Have you ever asked yourself, “I wonder where Sputnik crash-landed into Earth?” Of course you haven’t. But if you did, you’d find out Sputnik’s landing site is an unassuming stretch of road in Manitowoc, Wisconsin — a place that became a part of space history in the most random way possible.
Manitowoc is located along Interstate 43 on the route from Milwaukee to Green Bay. It’s also located on the shore of Lake Michigan. If you’re looking Sputnik’s landing site, head north of town on US 10, 8th Street, and look for the Rahr-West Art Museum, which is nearby. You’ll find the landing site just north of the intersection of 8th and Park Streets.
Manitowoc is split by the Manitowoc River. It has a lovely riverfront, where you’ll find the Wisconsin Maritime Museum, complete with a restored World War II submarine.
Manitowoc is the seat of the county with the same name, and you’ll find its courthouse at the corner of Washington & 8th Streets. But, that’s not the most noticeable building at that intersection.
Continue one block to the east on Washington Street, and you’ll get a good look at a set of huge silos, emblazoned with a massive Budweiser beer advertisement. These are just three of 175 concrete silos that hold 4 million bushels of grain used in beer-making. Anheuser Busch no longer owns the property, but it appears the new owners want to keep the local landmark in place.
But none of this is why you came to Manitowoc, is it? Like everyone else, you came here to see where Sputnik crash-landed.
Sputnik’s Landing Site
First, we should start with a history lesson. Sputnik was the first artificial satellite to orbit the earth. It was launched by the Soviet Union in 1957 and promptly kicked-off the space race. That Sputnik stayed above Earth for about three months, before burning up on re-entry. That Sputnik is not the Sputnik that crashed in Manitowoc – this one was known as Sputnik-4, or Korabl-Sputnik 1. It was launched in 1960 and slammed into Wisconsin on September 5, 1962.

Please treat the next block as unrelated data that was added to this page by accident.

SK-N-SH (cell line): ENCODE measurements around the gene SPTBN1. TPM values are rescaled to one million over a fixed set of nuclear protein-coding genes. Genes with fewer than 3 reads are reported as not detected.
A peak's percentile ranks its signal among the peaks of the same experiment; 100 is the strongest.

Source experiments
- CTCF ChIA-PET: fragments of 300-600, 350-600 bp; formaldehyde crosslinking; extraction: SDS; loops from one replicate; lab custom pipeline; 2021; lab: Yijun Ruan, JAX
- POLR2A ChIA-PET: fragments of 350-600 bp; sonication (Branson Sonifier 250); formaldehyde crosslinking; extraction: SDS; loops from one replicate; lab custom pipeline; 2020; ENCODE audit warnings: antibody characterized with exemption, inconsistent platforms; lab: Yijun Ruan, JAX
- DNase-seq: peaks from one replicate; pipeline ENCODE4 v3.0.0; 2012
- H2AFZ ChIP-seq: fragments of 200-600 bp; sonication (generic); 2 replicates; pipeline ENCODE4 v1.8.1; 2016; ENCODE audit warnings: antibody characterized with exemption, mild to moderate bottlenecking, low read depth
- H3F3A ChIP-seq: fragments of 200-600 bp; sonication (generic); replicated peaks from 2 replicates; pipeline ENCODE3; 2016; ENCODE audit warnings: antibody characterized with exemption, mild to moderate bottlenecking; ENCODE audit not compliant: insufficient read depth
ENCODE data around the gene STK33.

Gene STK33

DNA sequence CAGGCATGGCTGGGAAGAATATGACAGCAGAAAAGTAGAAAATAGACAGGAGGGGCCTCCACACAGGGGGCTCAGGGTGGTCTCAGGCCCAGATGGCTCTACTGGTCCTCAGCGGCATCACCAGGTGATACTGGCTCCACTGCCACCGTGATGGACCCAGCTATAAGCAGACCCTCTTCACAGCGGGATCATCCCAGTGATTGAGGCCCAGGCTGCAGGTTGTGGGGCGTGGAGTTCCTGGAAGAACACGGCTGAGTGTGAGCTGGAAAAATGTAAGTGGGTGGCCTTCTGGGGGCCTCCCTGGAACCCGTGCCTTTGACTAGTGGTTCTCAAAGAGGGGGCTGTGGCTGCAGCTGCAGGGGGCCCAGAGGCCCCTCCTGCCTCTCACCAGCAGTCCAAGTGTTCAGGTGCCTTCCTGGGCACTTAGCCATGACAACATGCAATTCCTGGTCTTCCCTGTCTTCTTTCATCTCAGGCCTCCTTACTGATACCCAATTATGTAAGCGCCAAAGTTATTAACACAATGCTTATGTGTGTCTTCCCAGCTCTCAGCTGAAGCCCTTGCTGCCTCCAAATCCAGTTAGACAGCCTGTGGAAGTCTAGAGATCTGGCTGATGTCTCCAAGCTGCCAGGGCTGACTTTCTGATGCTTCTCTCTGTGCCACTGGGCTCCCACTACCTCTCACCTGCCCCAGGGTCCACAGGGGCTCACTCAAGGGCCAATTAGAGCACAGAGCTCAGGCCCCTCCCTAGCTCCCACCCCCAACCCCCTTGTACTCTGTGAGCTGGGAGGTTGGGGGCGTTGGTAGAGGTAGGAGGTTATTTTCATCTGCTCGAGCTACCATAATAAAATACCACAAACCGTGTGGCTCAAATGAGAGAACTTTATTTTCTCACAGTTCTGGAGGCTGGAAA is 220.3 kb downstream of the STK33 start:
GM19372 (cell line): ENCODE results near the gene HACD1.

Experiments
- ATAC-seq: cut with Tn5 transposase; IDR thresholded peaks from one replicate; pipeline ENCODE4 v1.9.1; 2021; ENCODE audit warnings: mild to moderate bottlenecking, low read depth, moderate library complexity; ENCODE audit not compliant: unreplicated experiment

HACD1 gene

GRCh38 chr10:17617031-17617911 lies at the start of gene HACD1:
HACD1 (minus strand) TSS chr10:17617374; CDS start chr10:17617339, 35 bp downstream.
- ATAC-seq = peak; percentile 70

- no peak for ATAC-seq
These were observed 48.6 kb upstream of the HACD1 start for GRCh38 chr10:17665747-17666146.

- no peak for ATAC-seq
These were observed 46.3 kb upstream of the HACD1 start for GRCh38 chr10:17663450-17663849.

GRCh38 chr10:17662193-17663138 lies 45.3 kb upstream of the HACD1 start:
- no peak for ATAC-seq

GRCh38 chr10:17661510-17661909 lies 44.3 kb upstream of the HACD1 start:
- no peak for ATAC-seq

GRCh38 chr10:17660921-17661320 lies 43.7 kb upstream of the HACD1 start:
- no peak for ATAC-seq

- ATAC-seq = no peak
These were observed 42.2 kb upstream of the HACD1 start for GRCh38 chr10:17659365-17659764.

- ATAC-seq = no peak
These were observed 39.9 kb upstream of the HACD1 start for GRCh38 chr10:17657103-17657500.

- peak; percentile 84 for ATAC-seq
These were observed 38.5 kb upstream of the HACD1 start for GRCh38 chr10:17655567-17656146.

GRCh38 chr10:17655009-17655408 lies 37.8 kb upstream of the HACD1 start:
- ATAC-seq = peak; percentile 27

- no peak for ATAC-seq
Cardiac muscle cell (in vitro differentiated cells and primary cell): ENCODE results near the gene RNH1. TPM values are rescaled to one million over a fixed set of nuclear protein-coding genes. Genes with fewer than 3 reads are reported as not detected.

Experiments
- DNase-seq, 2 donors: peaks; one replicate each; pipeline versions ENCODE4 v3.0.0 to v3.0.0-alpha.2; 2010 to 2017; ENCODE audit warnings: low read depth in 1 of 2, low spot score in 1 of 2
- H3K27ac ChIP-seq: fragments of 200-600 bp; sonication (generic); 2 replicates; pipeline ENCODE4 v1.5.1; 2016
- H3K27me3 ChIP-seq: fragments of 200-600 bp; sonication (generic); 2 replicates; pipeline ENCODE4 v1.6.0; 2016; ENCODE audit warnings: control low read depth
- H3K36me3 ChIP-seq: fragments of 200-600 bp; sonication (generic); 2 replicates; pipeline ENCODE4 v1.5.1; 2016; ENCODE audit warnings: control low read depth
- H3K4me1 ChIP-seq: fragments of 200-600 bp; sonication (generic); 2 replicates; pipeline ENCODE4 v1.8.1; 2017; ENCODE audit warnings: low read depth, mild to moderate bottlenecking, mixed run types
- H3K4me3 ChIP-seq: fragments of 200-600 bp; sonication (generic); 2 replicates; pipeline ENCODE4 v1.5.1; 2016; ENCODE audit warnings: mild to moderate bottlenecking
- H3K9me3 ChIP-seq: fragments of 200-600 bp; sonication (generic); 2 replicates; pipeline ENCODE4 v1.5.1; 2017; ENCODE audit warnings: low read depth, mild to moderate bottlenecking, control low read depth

A plaque embedded in the sidewalk near the crash site says the wreckage was recovered September 6th. A couple of policemen on patrol first found it, thought it was junk, and kicked it to the curb. Later, they realized what it might have been, and recovered it. The Smithsonian confirmed that it was, indeed, a piece of Sputnik. A couple of replicas were made, and the Soviets eventually took back the original. One of those replicas is nearby, at the Rahr-West Art Museum — which is located next to Sputnik’s landing site.
And if you want to be very particular about the exact location of Sputnik’s landing site, you can step out into the middle of US 10, a.k.a. 8th Street, just north of Park Street, and observe a metal ring embedded into the asphalt.
Having used much of the afternoon exploring places like Manitowoc and Sheboygan, I was running out of time in my day. I would spend the night in Green Bay before continuing north.
But along the way, I tried to find a good location to photograph the sunset. Instead of returning to Interstate 43, I turned onto county route R (Wisconsin uses letters in place of numbers for county roads). It roughly parallels the interstate but provides a nice scenic alternative through farmland.
Here’s a look at the drive into Manitowoc…
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… and out of Manitowoc, onto Green Bay around sunset:
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I suppose that the crash-landing site of a piece of space junk from the 1960’s might not be worth a detour for some folks. But for me, Sputnik’s landing site was such a bizarre attraction that I didn’t want to miss it.